You guys and gals might be interested in this, or notÖ...

I was given a box of Haloid contact printing paper 8x10.5 semi matt surface grade 3 recently. The box is dated Feb 1958 and was pulled from a rear storage room. Who knows how this was stored for all these years but its not been ideal for sure. Haloid is of course the original name of Xerox so I find it amusing that I am printing on Xerox paper. Its also neat that I grew up a short bike ride from the facility where this was made. I hear Weston used to print on the Haloid paper? Well it is pretty neat to print on some of the same papers he might have used as well.

Anyway I tried ektaflo dev with my first test of the paper, just to make sure it was still viable. As it made an image I did up a tray of amidol gaf 113. I know I should have saved the sample but I immediately noticed the amidol was much muddier in the highlights and the blacks were cooler yet not really blacker to me. I ended up going back to the warm tone ektaflo because I donít like cold prints and it really was giving me more highlight separation, or so it seemed. Ektaflo also produces a very good dmax for a warm tone developer and I use it frequently on chloro-bromide papers.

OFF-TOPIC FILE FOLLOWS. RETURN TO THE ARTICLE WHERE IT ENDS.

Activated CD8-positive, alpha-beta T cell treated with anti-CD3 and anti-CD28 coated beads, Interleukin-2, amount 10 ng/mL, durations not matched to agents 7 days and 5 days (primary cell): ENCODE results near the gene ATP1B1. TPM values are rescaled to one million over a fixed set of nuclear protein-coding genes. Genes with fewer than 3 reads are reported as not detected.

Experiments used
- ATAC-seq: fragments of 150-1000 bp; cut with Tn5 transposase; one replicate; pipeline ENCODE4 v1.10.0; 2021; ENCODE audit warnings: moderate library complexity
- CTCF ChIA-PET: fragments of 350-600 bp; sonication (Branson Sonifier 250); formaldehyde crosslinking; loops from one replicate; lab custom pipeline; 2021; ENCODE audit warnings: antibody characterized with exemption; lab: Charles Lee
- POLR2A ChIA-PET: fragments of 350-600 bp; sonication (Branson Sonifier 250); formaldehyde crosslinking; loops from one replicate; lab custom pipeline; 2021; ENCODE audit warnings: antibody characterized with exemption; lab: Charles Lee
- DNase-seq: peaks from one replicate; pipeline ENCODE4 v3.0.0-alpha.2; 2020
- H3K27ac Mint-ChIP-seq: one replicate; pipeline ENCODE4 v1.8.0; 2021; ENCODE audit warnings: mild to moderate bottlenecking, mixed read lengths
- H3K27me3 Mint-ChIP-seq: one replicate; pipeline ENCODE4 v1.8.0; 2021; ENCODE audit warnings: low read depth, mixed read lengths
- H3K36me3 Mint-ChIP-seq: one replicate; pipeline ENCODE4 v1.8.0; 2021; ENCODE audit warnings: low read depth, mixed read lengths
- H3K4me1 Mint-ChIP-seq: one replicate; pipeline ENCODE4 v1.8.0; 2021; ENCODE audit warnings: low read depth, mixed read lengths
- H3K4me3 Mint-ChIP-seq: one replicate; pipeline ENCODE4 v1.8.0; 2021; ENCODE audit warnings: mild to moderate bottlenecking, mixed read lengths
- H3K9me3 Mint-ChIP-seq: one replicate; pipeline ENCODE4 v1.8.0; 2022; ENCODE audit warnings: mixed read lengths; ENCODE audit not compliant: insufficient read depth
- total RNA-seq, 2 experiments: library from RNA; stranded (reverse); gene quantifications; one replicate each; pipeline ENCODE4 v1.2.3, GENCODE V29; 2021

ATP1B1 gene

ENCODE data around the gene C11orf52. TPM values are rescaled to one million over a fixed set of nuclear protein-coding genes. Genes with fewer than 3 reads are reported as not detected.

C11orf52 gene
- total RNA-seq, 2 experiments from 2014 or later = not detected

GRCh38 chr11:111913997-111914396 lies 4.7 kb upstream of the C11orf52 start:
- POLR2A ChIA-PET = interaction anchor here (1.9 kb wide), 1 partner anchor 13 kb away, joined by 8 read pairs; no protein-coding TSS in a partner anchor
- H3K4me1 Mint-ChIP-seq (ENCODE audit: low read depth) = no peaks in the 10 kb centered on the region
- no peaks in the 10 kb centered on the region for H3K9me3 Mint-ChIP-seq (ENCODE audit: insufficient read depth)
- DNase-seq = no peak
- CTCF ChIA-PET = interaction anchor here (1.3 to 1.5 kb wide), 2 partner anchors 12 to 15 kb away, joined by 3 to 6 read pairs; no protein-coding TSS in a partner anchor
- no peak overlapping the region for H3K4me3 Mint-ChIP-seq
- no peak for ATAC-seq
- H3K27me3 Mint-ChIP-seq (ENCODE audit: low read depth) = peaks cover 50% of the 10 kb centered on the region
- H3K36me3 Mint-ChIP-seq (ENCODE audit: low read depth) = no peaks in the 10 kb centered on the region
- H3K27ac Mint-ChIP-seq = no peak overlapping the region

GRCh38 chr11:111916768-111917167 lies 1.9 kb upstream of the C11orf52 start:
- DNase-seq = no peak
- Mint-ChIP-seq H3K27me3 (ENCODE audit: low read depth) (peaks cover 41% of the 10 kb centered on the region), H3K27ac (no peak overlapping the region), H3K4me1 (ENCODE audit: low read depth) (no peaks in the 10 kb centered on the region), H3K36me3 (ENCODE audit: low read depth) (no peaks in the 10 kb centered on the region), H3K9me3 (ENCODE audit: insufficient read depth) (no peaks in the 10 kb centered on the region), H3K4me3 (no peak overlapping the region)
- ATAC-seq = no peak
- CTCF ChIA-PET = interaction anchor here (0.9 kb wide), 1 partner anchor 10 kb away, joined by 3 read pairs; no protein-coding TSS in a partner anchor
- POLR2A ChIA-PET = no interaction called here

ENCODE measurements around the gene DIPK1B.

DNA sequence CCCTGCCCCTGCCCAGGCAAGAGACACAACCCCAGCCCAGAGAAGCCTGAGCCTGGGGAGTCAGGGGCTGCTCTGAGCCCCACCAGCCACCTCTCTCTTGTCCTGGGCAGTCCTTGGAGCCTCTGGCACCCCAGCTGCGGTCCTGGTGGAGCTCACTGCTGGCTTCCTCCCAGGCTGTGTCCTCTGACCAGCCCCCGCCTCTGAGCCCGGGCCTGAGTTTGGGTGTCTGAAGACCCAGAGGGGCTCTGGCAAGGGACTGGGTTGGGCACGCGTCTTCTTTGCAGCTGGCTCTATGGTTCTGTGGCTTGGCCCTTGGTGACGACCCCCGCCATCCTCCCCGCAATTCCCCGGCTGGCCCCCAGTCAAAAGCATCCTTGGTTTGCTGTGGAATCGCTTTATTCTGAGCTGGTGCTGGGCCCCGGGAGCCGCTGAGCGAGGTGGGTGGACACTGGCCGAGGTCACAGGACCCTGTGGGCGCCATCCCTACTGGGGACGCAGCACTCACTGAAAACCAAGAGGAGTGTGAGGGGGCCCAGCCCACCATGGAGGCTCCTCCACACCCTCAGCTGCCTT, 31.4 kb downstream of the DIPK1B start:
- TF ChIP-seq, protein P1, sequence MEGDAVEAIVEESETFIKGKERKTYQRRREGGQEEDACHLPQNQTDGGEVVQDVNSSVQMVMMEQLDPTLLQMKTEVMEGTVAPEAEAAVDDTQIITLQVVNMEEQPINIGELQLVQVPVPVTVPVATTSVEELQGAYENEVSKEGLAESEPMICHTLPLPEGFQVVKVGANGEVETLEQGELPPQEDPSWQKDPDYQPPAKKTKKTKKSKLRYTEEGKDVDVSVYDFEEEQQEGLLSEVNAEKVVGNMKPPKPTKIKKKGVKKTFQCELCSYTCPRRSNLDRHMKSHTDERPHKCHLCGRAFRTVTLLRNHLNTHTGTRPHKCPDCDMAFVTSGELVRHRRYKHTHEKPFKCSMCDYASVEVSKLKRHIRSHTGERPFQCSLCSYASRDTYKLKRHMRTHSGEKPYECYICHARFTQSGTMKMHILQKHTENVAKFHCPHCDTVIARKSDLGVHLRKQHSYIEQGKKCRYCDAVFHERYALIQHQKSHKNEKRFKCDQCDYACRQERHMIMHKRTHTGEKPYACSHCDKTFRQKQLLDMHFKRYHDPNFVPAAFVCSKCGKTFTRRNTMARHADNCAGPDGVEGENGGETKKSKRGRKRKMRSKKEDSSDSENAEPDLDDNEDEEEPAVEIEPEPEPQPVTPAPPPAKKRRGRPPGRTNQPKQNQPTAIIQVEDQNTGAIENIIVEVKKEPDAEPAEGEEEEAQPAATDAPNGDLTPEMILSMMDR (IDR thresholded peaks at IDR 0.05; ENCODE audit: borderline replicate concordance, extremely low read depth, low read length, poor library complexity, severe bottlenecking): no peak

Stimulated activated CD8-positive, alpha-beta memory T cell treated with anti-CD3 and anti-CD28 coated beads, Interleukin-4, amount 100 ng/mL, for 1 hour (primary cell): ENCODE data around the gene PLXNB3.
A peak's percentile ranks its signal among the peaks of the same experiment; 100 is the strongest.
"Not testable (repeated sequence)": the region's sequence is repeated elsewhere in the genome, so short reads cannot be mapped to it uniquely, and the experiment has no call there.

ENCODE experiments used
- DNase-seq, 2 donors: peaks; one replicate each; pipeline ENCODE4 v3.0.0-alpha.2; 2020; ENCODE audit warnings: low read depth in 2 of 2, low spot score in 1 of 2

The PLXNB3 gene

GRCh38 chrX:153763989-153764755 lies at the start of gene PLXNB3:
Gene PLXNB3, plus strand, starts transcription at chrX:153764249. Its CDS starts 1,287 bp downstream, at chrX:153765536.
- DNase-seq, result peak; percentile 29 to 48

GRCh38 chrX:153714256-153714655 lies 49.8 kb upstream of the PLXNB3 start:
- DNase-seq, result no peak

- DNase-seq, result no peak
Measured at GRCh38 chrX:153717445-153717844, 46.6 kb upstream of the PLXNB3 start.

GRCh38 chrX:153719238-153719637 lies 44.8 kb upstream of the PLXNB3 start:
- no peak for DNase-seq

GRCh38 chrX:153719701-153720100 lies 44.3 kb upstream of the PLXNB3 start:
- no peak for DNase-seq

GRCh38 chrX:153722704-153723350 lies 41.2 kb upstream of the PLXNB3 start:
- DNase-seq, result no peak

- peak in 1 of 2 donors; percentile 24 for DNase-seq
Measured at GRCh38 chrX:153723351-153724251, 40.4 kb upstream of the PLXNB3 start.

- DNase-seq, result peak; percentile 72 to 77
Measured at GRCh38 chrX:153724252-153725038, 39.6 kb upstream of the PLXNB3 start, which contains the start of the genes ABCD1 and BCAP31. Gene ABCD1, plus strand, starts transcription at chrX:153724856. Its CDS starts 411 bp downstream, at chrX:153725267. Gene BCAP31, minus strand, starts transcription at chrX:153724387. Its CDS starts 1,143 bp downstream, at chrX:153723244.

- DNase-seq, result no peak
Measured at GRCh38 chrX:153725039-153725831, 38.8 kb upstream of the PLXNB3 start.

Regardless I was able to get a decent prints out of the paper albeit a touch foggy in the white areas. I did not use any anti-fog agent because I donít have any. Its very interesting to me that a paper expired for almost 50 years is still able to produce any image at all. Granted this print is a bit flatter than I normally print but its 50 years expired!